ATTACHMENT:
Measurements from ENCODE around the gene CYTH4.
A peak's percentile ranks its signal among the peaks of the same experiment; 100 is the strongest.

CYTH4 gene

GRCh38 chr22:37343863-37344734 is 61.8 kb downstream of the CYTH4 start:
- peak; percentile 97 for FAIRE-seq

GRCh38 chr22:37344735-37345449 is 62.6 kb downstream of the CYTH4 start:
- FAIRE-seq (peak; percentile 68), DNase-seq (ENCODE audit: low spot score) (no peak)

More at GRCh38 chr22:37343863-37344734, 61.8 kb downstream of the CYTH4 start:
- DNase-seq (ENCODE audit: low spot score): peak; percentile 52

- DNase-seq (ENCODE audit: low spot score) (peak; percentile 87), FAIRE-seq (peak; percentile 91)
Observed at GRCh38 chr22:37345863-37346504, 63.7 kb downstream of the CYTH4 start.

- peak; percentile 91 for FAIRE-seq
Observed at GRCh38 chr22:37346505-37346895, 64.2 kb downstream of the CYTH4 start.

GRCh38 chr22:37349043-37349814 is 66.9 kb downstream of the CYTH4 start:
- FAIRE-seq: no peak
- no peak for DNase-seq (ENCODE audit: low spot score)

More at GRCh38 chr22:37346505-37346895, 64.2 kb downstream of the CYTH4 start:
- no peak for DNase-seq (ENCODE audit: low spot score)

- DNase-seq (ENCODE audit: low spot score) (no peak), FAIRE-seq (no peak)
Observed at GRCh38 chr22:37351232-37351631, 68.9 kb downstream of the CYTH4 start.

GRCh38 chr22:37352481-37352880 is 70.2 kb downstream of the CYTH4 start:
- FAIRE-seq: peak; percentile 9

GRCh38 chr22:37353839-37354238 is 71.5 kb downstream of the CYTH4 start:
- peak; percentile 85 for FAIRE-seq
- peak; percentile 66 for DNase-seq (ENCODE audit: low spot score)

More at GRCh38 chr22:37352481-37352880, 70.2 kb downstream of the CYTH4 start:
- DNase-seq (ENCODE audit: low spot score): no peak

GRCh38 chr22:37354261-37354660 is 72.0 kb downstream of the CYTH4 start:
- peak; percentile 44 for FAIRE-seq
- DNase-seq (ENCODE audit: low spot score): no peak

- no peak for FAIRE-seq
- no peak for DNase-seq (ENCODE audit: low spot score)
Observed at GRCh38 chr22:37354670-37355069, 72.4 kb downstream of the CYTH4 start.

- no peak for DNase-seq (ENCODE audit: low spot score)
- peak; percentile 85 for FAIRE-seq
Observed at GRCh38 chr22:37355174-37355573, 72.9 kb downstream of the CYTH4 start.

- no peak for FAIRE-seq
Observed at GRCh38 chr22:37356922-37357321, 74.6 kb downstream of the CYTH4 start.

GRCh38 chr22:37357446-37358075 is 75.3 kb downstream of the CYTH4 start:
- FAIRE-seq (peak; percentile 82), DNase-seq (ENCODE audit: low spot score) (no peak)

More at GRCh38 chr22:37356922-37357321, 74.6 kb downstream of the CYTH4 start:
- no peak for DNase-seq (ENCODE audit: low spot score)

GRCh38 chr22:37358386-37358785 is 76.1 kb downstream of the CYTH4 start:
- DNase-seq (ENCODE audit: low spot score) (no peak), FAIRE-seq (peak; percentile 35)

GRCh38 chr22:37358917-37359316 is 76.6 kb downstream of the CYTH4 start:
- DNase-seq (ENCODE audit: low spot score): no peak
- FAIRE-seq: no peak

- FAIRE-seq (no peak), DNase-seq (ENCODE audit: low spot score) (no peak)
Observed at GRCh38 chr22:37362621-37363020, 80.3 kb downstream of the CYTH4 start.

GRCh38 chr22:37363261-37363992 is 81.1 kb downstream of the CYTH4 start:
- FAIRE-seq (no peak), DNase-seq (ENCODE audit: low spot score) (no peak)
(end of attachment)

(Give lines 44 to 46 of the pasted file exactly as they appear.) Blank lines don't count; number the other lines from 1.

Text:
- DNase-seq (ENCODE audit: low spot score) (no peak), FAIRE-seq (peak; percentile 35)

GRCh38 chr22:37358917-37359316 is 76.6 kb downstream of the CYTH4 start:
- DNase-seq (ENCODE audit: low spot score): no peak